If your doctor has 'explained' to you that you have to learn to 'live with the tinnitus', do not consider this as the last word in this matter. Such 'advice' reflects only the ignorance of the medical profession in general and your doctor in particular. Instead, try to get in control of the tinnitus by observing through what conditions and measures it can be improved. Like with any other illness, if you provide the right conditions it will eventually lose its momentum. Although progress may be slow, it will gradually become less of a problem and there is no obvious reason why it should eventually not disappear altogether.


Forum Archive(1,2,3)


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Links

The following links should not necessarily be understood as recommendations, but only as potential sources of additional information (which should generally be treated sceptically).

Organizations (general information and support):
http://www.ata.org (American Tinnitus Association)
http://www.tinnitus.org.uk (British Tinnitus Association)
http://www.rnid.org.uk (Royal National Institute of the Deaf, UK)

Further Tinnitus Sites
A good cross section of Websites can be found in the Google- Directory.

Tinnitus Forums
Mytinnitus.de Forum (this site, english and german language forums)
Tinnitus Treatments for Relief and Cure (not a forum as such but a blog (set up by me) with facts, tips and musings about tinnitus where you can leave comments as well)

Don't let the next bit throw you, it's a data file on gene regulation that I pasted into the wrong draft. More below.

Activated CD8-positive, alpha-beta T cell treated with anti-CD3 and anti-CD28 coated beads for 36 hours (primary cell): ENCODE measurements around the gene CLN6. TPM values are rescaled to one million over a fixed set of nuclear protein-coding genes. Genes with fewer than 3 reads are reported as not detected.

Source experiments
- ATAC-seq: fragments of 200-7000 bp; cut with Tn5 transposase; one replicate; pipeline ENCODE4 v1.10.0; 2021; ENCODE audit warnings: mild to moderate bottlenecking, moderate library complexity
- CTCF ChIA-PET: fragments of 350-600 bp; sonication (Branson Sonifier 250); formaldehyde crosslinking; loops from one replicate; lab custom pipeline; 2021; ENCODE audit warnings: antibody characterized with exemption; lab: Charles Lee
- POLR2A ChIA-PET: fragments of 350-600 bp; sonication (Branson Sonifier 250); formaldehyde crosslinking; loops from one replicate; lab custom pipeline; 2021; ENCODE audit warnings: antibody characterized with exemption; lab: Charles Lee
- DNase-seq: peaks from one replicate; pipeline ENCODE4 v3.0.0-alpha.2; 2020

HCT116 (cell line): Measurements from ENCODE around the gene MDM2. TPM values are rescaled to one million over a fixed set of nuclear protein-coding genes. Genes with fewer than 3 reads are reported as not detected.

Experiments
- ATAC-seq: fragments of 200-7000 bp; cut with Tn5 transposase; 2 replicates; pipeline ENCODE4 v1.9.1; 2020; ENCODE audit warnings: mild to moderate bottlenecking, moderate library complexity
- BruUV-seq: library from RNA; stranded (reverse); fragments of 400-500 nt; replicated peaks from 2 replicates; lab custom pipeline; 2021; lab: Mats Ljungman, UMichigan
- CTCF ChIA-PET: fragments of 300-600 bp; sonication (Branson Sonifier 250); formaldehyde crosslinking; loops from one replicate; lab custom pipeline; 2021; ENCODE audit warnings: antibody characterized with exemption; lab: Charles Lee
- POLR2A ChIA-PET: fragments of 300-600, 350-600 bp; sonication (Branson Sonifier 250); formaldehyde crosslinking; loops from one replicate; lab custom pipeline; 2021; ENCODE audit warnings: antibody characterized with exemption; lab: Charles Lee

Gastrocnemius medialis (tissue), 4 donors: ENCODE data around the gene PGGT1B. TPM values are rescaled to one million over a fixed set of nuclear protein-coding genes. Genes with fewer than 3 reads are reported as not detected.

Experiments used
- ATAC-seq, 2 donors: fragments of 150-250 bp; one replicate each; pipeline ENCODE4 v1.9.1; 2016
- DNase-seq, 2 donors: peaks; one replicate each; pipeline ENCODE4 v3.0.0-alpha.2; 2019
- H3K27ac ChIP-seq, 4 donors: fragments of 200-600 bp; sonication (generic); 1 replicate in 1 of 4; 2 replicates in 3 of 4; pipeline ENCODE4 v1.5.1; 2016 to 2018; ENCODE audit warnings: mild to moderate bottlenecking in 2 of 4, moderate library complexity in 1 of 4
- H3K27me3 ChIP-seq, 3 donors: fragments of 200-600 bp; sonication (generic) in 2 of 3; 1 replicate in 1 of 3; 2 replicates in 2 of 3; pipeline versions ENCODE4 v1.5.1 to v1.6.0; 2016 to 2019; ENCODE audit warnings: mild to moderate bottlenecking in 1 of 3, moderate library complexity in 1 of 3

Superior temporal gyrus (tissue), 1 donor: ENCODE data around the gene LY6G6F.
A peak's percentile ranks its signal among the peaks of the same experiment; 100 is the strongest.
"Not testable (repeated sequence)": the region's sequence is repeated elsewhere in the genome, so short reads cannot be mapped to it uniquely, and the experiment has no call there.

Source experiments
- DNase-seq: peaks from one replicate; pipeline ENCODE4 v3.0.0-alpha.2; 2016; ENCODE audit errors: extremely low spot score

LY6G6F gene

Tinnitus Support Message Board (registration required for posting messages)
Deafness/ Hard of Hearing - Forum (registration required for posting messages)
Curetinnitus.org (discussion forum which, like this site, is dedicated to providing information for curing rather than managing tinnitus; full membership now only against monthly fee).

Some known Tinnitus Therapies (see however above Remarks)
The following links will launch a corresponding Google- Search for the corresponding therapy:
Infusion, Blood-Thinning Medication, Oxygen Pressure Chamber, Retraining Therapy, Biomental Therapy, Laser Therapy, Cranio-Sacral Therapy, Massages, Vitamin A Therapy, Homeopathic Treatment, Hypnosis


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Disclaimer

All the statements on this page are purely based on my own personal experience and do not express professional medical advice. For some persons the tinnitus may have a fundamentally different cause and be just a symptom of a more acute physiological condition (you have to rule this out by visiting an ear- specialist). In these instances my suggestions might therefore not work or even be counter- productive. In any case, I can not accept any liability for consequences from following my advice.


Thomas Smid